On Air Events (sponsorship)
Part 1: Policy
In this article
Last updated: February 2012
1. Sponsorship by Non-Commercial Bodies
The BBC mounts a number of public events, such as concerts and award ceremonies, which are held at outside venues and covered on air. These events are key to fulfilling the BBC's public purpose remit to extend its offering and enable the public from around the U.K. to have closer access to BBC services.
In some cases, in order to defray the costs to the licence payer, it may be acceptable to supplement the cost of mounting a public event by sponsorship from a non- commercial body. Such sponsorship can play an important role in enabling the BBC to stage ambitious cultural, music and performance events, reach audiences around the country and mount events which encourage and celebrate innovation, young talent, community initiatives and personal achievement.
No programme on a BBC publicly funded service may be sponsored. The money from the sponsor may be used only for the costs of mounting the event. No sponsorship money may be used for any broadcast costs. Accounts must show clear separation between event costs and broadcasting costs.
Sponsorship of a BBC on-air event must not give the impression that a BBC programme or service has been sponsored.
Sponsorship of BBC on-air events must comply with:
the Statement of Policy on Alternative Finance which has been agreed by the BBC Trust and the Secretary of State for Culture, Media and Sport
this Guidance and Section 16 of the BBC Editorial Guidelines
the BBC's Fair Trading Guidelines and, in particular, must be designed to minimise any negative competitive impacts in the marketplace.
Any proposal for sponsorship of a BBC on-air event must be referred well in advance to Chief Adviser Editorial Policy and the relevant Director for approval.
2. Corporate Support
The BBC does not accept sponsorship by commercial bodies for on-air BBC events.
There is no change of policy concerning the acceptability of corporate support for BBC charitable initiatives.
(See Guidance on Cross-BBC Charity Fundraising Initiatives.)
There is no change of policy concerning BBC off-air activities and events. Where appropriate, BBC off-air events may be sponsored by commercial companies.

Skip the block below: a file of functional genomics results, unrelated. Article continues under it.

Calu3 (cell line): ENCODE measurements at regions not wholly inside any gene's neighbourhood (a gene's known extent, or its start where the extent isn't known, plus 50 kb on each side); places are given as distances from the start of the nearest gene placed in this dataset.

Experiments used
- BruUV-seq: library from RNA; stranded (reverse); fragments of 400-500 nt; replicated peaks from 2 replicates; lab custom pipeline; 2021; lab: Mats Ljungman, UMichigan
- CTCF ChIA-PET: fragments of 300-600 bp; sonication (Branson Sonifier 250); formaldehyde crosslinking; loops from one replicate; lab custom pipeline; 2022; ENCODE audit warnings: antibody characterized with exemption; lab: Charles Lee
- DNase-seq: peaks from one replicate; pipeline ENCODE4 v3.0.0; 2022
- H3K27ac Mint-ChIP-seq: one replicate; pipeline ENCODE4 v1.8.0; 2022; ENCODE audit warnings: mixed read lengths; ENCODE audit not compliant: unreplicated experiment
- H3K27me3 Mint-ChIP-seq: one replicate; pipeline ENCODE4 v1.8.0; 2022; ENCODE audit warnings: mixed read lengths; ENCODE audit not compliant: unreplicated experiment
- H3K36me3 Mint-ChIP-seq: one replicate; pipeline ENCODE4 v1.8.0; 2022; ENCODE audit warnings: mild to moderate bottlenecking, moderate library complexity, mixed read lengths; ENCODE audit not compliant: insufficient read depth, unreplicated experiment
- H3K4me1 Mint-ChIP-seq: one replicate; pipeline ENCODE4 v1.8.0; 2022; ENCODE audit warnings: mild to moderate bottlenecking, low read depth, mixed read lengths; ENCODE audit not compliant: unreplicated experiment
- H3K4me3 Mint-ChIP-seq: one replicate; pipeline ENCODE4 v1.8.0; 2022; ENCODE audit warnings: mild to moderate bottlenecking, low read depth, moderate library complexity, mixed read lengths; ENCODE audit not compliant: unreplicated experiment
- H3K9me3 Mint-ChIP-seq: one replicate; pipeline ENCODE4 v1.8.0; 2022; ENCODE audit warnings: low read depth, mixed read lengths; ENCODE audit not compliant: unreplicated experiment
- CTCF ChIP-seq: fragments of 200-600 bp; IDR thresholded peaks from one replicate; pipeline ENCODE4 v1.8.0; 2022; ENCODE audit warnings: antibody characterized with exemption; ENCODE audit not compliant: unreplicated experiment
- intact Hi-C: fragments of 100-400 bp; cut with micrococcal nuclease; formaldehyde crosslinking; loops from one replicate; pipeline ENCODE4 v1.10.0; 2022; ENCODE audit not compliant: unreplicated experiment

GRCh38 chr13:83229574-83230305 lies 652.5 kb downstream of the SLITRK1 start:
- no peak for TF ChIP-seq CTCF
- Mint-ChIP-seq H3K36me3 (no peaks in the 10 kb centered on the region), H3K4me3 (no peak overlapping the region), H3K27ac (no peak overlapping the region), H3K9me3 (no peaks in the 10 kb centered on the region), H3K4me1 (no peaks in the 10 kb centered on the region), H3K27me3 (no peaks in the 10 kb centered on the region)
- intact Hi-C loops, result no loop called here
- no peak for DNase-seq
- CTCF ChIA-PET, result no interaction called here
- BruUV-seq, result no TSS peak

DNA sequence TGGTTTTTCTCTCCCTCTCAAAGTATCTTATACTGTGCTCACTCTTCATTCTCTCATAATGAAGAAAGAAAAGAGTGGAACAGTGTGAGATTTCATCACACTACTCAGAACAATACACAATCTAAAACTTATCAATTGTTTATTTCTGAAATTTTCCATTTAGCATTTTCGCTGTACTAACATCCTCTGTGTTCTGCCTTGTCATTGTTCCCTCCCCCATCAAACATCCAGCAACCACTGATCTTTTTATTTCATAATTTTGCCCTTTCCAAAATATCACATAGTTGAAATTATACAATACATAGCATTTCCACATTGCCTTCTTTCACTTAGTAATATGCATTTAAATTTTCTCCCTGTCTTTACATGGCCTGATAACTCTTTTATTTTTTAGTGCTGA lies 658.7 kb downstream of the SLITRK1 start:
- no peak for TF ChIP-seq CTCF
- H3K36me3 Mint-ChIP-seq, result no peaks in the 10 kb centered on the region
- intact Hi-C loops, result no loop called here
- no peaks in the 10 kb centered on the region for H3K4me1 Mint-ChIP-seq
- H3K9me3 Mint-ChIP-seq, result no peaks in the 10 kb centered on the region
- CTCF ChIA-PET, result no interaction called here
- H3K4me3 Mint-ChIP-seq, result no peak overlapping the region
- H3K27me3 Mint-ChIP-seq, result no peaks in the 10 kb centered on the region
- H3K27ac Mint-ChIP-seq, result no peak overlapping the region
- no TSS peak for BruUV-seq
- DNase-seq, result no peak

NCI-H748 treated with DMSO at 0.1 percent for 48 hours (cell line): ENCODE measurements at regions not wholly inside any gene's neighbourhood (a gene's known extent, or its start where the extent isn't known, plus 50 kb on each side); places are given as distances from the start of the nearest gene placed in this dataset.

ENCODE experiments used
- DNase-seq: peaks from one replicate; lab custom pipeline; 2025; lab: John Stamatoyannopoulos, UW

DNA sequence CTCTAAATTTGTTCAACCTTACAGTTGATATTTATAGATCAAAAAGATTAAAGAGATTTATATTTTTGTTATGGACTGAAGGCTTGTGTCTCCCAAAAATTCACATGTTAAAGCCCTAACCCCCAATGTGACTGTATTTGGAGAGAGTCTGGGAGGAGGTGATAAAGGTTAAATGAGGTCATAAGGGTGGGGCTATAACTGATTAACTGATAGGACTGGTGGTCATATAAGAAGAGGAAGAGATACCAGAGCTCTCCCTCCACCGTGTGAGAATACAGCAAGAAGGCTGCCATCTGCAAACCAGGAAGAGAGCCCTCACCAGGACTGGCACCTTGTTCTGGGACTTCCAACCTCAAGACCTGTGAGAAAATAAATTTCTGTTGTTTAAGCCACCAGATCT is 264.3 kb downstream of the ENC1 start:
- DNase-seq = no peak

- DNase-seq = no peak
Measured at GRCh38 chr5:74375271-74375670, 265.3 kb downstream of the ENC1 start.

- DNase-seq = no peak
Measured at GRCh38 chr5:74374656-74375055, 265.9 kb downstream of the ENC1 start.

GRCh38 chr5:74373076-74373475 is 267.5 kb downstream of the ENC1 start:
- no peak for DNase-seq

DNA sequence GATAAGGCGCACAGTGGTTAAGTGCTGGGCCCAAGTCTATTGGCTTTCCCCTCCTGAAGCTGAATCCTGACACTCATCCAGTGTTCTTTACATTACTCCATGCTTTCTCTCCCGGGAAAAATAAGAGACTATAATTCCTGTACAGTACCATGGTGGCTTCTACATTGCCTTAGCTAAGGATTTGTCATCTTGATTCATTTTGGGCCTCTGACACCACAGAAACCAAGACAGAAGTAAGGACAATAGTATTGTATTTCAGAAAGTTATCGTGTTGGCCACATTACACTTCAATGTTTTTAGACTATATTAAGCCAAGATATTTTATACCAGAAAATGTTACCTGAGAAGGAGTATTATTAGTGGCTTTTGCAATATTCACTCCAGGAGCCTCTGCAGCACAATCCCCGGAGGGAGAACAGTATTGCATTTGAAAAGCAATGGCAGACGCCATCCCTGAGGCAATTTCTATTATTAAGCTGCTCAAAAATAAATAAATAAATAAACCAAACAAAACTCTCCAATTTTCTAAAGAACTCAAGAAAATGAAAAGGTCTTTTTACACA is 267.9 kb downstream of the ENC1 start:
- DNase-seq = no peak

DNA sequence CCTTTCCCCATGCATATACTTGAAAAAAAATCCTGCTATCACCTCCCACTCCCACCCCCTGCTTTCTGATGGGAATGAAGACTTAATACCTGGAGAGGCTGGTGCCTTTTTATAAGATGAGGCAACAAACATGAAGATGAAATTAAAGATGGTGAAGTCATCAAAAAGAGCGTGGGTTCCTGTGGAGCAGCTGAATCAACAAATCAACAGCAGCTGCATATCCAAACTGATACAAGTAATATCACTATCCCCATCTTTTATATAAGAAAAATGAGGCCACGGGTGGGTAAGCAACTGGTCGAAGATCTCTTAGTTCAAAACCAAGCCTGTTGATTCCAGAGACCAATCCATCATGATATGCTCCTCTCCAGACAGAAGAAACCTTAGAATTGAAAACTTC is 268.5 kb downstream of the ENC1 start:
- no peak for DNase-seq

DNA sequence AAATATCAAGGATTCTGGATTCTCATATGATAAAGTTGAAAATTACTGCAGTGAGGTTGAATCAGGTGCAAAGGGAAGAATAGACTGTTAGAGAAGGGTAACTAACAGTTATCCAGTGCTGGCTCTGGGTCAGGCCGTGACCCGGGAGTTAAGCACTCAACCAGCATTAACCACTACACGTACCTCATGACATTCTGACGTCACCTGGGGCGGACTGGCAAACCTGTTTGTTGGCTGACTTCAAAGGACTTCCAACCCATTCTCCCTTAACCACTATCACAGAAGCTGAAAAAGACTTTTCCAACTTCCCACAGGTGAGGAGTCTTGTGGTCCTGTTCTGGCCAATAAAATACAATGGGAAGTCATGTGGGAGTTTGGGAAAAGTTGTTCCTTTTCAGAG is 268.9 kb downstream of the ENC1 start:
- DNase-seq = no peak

(See Guidance on BBC Off-Air Events.)
The policy on BBC on-air coverage of third party sponsored events remains unchanged. As the BBC Trust has pointed out, sponsors of third party events should be given fair credits as set out in Section 16 of the BBC Editorial Guidelines.
3. Acceptable Non-Commercial Sponsors for BBC On Air Events
Acceptable sponsors: - non-commercial bodies such as suitable charities, trusts and foundations, regional development agencies, local authorities, appropriate government bodies or agencies, educational and other public or non-commercial institutions. For example, sponsorship such as that which was received from the Tabor Foundation for Young Musician of the Year, continues to be acceptable.
Unacceptable sponsors: Commercial companies and other commercial bodies, (including public/private partnerships) which compete directly in a commercial market.
The choice of sponsor should not undermine the BBC's integrity, impartiality or independence and the sponsorship arrangements should not bring the BBC into disrepute.
The suitability of all sponsors must be approved by the Chief Adviser, Editorial Policy who will consult with the Chief Adviser, Fair Trading where appropriate.
4. BBC On Air Events Which May Accept Sponsorship from Non-Commercial Bodies
Sponsorship of on-air events by non-commercial bodies is restricted to BBC award ceremonies, concerts, performance and cultural events and events or schemes which encourage innovation, young talent, artistic endeavour, community initiatives and personal achievement. Such events should be clearly distinctive and of manifest public value.
(In some cases individual awards may be sponsored at such events, in accordance with the detailed guidance in Part Two.)
News and Current Affairs on-air events and events based on consumer programmes dealing with a range of topics must not be sponsored.
There should be a presumption against the conversion of established programme titles into sponsored events and new sponsored events should only be mounted where there is a strong justification as to why the event would not be possible without sponsorship.
The sponsorship of any new BBC on-air event or the sponsorship of any event which has previously been funded by the licence-fee, without sponsorship, must be approved by the relevant Director and Chief Adviser Editorial Policy who will consult with the Chief Adviser, Fair Trading.
4.1 Seeking Sponsorship
The BBC sponsorship website has closed and will not re-open. The BBC will not advertise any sponsorship opportunities for its events - in the press, online or in other media. In accordance with Fair Trading guidelines, the BBC may make information available as appropriate to relevant non-commercial bodies about the relatively small number of BBC events eligible for sponsorship and make explicit the limitations imposed by this guidance. Any information made available to possible sponsors of BBC on-air events must give no suggestion whatsoever that "on-air rights packages" are available to sponsors.
5. Sports Personality of the Year
In July 2008, the BBC Trust issued its findings in relation to complaints concerning Sports Personality of the Year 2007. The Trust made a number of recommendations concerning SPOTY and said that it would not be appropriate to seek a further sponsor for the SPOTY event after the contract expired at the end of 2008.
On Air Events (sponsorship)
The BBC is not responsible for the content of external Internet sites.